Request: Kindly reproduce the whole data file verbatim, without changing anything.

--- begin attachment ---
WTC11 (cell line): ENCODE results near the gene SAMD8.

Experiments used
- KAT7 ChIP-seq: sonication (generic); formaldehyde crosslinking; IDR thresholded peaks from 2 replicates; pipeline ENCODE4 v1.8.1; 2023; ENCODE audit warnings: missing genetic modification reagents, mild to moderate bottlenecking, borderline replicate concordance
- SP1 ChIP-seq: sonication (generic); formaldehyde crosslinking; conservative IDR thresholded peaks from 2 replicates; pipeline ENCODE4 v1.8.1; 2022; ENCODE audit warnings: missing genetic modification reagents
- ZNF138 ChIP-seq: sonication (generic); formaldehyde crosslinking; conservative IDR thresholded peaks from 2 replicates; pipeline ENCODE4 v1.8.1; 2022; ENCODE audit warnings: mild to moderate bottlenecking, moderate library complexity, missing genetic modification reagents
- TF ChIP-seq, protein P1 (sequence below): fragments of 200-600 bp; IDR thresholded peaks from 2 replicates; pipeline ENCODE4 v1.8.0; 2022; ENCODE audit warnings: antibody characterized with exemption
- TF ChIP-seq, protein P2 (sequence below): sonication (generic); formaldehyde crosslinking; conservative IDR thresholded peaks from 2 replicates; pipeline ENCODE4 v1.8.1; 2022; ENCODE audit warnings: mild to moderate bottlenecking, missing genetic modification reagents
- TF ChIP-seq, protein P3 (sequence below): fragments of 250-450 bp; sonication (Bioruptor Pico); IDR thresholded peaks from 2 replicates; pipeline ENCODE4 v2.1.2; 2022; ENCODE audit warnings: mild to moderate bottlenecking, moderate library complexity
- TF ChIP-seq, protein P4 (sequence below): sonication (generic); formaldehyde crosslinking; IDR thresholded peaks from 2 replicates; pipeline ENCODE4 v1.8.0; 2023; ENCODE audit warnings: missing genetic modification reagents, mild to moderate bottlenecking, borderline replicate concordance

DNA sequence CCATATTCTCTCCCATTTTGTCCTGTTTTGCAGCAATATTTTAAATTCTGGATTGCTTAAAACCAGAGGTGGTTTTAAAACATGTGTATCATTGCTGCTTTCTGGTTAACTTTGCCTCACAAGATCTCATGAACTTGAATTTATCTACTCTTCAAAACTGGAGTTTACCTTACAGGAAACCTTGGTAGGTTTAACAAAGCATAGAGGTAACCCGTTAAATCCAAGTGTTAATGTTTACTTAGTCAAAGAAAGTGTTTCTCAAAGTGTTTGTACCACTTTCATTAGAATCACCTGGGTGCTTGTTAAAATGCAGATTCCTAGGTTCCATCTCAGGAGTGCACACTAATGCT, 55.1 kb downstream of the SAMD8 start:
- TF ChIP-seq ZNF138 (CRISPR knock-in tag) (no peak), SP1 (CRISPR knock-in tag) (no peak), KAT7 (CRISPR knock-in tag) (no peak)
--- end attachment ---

WTC11 (cell line): ENCODE results near the gene SAMD8.

Experiments used
- KAT7 ChIP-seq: sonication (generic); formaldehyde crosslinking; IDR thresholded peaks from 2 replicates; pipeline ENCODE4 v1.8.1; 2023; ENCODE audit warnings: missing genetic modification reagents, mild to moderate bottlenecking, borderline replicate concordance
- SP1 ChIP-seq: sonication (generic); formaldehyde crosslinking; conservative IDR thresholded peaks from 2 replicates; pipeline ENCODE4 v1.8.1; 2022; ENCODE audit warnings: missing genetic modification reagents
- ZNF138 ChIP-seq: sonication (generic); formaldehyde crosslinking; conservative IDR thresholded peaks from 2 replicates; pipeline ENCODE4 v1.8.1; 2022; ENCODE audit warnings: mild to moderate bottlenecking, moderate library complexity, missing genetic modification reagents
- TF ChIP-seq, protein P1 (sequence below): fragments of 200-600 bp; IDR thresholded peaks from 2 replicates; pipeline ENCODE4 v1.8.0; 2022; ENCODE audit warnings: antibody characterized with exemption
- TF ChIP-seq, protein P2 (sequence below): sonication (generic); formaldehyde crosslinking; conservative IDR thresholded peaks from 2 replicates; pipeline ENCODE4 v1.8.1; 2022; ENCODE audit warnings: mild to moderate bottlenecking, missing genetic modification reagents
- TF ChIP-seq, protein P3 (sequence below): fragments of 250-450 bp; sonication (Bioruptor Pico); IDR thresholded peaks from 2 replicates; pipeline ENCODE4 v2.1.2; 2022; ENCODE audit warnings: mild to moderate bottlenecking, moderate library complexity
- TF ChIP-seq, protein P4 (sequence below): sonication (generic); formaldehyde crosslinking; IDR thresholded peaks from 2 replicates; pipeline ENCODE4 v1.8.0; 2023; ENCODE audit warnings: missing genetic modification reagents, mild to moderate bottlenecking, borderline replicate concordance

DNA sequence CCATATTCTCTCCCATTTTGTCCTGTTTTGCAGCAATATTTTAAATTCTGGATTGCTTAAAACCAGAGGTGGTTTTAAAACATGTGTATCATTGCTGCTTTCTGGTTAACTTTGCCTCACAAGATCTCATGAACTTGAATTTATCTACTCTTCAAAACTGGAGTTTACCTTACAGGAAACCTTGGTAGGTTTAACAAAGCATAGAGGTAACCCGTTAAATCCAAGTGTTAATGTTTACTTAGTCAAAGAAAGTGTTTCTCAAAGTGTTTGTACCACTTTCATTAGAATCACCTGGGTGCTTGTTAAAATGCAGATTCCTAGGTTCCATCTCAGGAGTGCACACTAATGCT, 55.1 kb downstream of the SAMD8 start:
- TF ChIP-seq ZNF138 (CRISPR knock-in tag) (no peak), SP1 (CRISPR knock-in tag) (no peak), KAT7 (CRISPR knock-in tag) (no peak)